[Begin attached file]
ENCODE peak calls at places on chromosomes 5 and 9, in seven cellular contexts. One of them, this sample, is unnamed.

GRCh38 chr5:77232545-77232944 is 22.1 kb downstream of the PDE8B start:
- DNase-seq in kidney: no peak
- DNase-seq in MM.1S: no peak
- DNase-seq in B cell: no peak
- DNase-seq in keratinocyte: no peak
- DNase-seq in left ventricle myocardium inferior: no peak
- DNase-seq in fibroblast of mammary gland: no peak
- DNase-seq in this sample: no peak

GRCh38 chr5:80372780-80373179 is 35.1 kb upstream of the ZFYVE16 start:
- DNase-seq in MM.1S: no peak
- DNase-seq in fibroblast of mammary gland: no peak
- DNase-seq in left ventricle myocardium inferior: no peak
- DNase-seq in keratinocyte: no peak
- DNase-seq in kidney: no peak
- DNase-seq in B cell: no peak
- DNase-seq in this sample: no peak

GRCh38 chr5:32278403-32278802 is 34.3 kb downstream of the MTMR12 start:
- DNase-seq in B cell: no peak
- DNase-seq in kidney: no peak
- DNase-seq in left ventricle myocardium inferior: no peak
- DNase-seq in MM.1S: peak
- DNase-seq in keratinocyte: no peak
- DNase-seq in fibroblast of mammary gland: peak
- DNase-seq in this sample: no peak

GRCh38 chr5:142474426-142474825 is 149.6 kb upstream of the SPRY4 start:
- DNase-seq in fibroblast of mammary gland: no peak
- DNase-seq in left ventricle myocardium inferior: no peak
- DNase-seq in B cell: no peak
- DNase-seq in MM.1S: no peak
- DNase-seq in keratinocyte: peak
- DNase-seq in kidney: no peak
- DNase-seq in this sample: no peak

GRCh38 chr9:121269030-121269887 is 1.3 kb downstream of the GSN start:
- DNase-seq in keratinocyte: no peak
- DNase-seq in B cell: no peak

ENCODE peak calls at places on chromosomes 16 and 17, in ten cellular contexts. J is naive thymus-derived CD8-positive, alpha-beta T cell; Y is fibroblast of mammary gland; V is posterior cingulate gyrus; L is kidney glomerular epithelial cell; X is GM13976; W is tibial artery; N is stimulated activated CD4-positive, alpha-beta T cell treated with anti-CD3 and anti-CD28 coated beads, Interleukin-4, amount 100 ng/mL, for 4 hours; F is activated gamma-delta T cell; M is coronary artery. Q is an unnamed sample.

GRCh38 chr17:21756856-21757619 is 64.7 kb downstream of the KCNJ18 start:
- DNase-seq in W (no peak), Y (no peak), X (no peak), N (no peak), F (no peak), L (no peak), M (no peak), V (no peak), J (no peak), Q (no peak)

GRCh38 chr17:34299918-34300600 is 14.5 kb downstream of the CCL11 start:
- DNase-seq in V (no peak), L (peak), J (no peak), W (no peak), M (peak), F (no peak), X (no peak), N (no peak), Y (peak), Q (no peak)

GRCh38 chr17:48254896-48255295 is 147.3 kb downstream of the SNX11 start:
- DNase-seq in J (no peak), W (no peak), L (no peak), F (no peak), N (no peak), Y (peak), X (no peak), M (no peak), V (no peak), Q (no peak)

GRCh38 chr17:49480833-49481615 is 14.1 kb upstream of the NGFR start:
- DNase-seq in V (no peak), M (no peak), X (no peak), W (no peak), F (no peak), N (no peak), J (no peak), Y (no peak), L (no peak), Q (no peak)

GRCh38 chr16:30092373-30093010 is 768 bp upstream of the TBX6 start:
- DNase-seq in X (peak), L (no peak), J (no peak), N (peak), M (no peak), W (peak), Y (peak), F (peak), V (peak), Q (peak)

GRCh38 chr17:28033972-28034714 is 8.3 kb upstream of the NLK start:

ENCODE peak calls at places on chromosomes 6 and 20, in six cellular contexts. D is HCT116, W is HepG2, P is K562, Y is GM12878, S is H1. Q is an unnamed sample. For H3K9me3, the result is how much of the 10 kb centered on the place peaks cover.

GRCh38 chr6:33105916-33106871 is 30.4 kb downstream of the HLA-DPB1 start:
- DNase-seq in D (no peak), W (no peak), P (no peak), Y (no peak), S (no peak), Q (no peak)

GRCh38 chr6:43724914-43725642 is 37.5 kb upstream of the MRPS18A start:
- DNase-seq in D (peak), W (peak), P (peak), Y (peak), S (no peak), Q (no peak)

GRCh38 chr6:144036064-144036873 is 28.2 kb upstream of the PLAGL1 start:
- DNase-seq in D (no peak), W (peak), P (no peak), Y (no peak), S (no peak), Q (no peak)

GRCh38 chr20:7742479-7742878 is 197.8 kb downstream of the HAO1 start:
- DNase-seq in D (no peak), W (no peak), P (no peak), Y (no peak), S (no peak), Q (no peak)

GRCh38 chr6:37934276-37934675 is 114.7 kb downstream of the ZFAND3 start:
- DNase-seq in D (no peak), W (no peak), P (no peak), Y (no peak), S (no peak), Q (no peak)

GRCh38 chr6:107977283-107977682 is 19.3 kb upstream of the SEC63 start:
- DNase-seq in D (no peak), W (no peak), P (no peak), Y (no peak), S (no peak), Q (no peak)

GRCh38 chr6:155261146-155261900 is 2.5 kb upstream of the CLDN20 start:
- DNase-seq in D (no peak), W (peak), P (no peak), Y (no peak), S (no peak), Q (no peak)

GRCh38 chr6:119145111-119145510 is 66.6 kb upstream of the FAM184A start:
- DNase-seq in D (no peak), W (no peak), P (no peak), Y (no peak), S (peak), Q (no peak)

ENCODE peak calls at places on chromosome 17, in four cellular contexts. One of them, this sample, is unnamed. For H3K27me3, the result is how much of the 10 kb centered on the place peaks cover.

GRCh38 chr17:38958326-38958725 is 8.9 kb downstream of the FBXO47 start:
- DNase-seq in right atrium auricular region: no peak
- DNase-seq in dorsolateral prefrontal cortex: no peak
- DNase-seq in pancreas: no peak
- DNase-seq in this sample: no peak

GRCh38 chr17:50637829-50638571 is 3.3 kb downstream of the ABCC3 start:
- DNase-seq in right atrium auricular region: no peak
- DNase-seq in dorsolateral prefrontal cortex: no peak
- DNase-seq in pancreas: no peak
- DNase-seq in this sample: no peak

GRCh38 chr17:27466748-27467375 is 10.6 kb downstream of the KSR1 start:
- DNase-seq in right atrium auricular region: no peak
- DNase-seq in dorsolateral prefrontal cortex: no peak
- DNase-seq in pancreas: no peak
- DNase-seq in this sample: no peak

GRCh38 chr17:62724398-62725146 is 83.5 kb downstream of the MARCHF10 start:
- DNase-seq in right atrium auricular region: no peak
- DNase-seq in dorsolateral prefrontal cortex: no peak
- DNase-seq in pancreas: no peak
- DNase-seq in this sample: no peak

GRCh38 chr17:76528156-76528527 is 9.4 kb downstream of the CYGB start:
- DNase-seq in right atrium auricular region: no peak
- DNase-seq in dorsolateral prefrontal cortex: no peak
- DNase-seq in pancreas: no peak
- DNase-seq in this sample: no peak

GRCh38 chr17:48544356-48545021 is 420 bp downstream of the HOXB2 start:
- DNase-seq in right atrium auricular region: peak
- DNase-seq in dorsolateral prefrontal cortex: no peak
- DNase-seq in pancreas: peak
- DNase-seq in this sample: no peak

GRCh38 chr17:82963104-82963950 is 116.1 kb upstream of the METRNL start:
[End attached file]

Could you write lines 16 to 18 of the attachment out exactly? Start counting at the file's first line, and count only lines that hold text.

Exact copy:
- DNase-seq in B cell: no peak
- DNase-seq in this sample: no peak

GRCh38 chr5:32278403-32278802 is 34.3 kb downstream of the MTMR12 start: